Hepatitis Outbreak in S.D. Homeless Community Leaves 15 Dead, Over 250 Hospitalized

Michael McConnell Leading Fight For Bathrooms and Medical Aid

From CBC Radio Program As It Happens with Carol Off and Jeff Douglas

San Diego is experiencing the worst outbreak in decades of hepatitis A, and the homeless population has been hit the hardest.

This is in part because the city hasn’t equipped homeless people with the necessary tools to fight the disease, says the former Vice Chair of the Regional Task Force on the Homeless in San Diego.

“The city does a poor job of providing basic need sanitation, rest rooms, hand washing, places to throw garbage. So I’m not overly surprised that this is continuing to be a huge outbreak,” Michael McConnell told As It Happens guest host Susan Bonner.

Since November of last year, 15 people have died from the disease and 263 people have been hospitalised.

Local health officials are reporting that around 70 per cent of the people affected are homeless.

McConnell spoke with Bonner about why homeless people in San Diego are vulnerable to hepatitis A. Here is part of their conversation.

‘We can’t just cycle people through our emergency rooms and our jails and just send them right back into the horror that is the streets of San Diego.’   – Michael McConnell

Mr. McConnell, local health officials are saying that as many as 70% of the people who’ve been hospitalised with hep A are homeless. Can you tell us about the homeless population and what living conditions they face in the city?

“We have a large unsheltered population of people experiencing homelessness in San Diego county.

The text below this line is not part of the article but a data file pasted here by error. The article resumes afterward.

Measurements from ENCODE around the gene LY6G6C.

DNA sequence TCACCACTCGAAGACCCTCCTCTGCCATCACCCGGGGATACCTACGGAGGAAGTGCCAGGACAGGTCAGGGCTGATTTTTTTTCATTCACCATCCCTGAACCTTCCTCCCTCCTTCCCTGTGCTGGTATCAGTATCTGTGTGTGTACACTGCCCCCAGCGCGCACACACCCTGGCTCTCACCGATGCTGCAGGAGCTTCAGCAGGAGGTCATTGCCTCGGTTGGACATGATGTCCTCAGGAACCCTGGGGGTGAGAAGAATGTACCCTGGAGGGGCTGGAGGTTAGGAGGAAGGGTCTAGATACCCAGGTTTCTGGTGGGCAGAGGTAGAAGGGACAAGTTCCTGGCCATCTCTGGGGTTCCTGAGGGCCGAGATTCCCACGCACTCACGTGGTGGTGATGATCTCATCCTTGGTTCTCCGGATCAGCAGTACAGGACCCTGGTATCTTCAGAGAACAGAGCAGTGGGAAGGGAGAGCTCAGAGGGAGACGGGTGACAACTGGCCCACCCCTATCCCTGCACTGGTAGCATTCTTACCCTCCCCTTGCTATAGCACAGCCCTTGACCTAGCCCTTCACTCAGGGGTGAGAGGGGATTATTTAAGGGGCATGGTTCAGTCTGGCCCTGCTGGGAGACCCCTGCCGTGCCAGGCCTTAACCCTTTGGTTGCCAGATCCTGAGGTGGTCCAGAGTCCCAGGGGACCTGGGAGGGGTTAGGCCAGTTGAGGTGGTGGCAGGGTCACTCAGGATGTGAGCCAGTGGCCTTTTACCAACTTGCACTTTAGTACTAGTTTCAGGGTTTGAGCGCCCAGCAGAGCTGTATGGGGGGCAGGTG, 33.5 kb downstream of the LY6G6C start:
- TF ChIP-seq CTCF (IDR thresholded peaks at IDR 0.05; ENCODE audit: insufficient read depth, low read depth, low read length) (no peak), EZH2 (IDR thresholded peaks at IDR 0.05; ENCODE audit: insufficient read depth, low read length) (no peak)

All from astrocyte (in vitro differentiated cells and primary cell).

“The city does a poor job of providing basic need sanitation, rest rooms, hand washing, places to throw garbage. So I’m not overly surprised that this is continuing to be a huge outbreak.”

Click Here to listen to radio interview and read the rest of the article.

Health conditions in other cities are similar to those in San Diego.  The authorities have continued to ignore basic health concerns for decades.  The shortage of public bathrooms in Los Angeles is at a critical stage.  Because of the huge surge of homeless folks, most restaurants and even fast food locations have installed code locks on their bathrooms to keep out non-customers.  It is a challenge to find a bathroom if you are homeless.

TIP To folks living in vehicles:  An old guy living in his van offered this tip to Gypsy Cool many years ago.  Get a used orange juice size bottle and fill it with a mix of liquid soap and water.  You can use this on the road to wash your hands.  Another similar sized bottle with just pure water can be used to wash off the soapy water.

Solutions Ignored by Cities in America

The City of Los Angeles has a lot of unused properties they could turn into homeless centers. An old Library could be set up with washers and dryers, showers and bathrooms to service homeless folks. This is low-cost compared to the billions they say they are going to use to build housing.  In England, pensioners work at the public bathrooms and collect tips.  They keep the bathroom clean and stocked up.  Why not hire some homeless folks and do the same in Los Angeles?  The City of Burbank has a Temporary Aid building where local homeless folks can get an appointment to shower or do their laundry.  It is mainly run by volunteers, with a small professional paid staff.  Los Angeles and San Diego could easily open many of these operations at a very low cost.  The question is:  Why aren’t they doing it?  Maybe the billions of dollars raised for the homeless are going to be funneled to the Mayor’s cronies in the building trades to build “housing”..  Building ten houses a year does nothing to solve the problem.  Opening 50 bathrooms would save lives.

Jammed Emergency Rooms

Think of the cost to treat homeless folks for hepatitis in emergency rooms and hospitals.  This can be prevented and the millions of dollars can be used for bathrooms, a much more cost effective way to deal with the problem.

Leave a Reply

Your email address will not be published. Required fields are marked *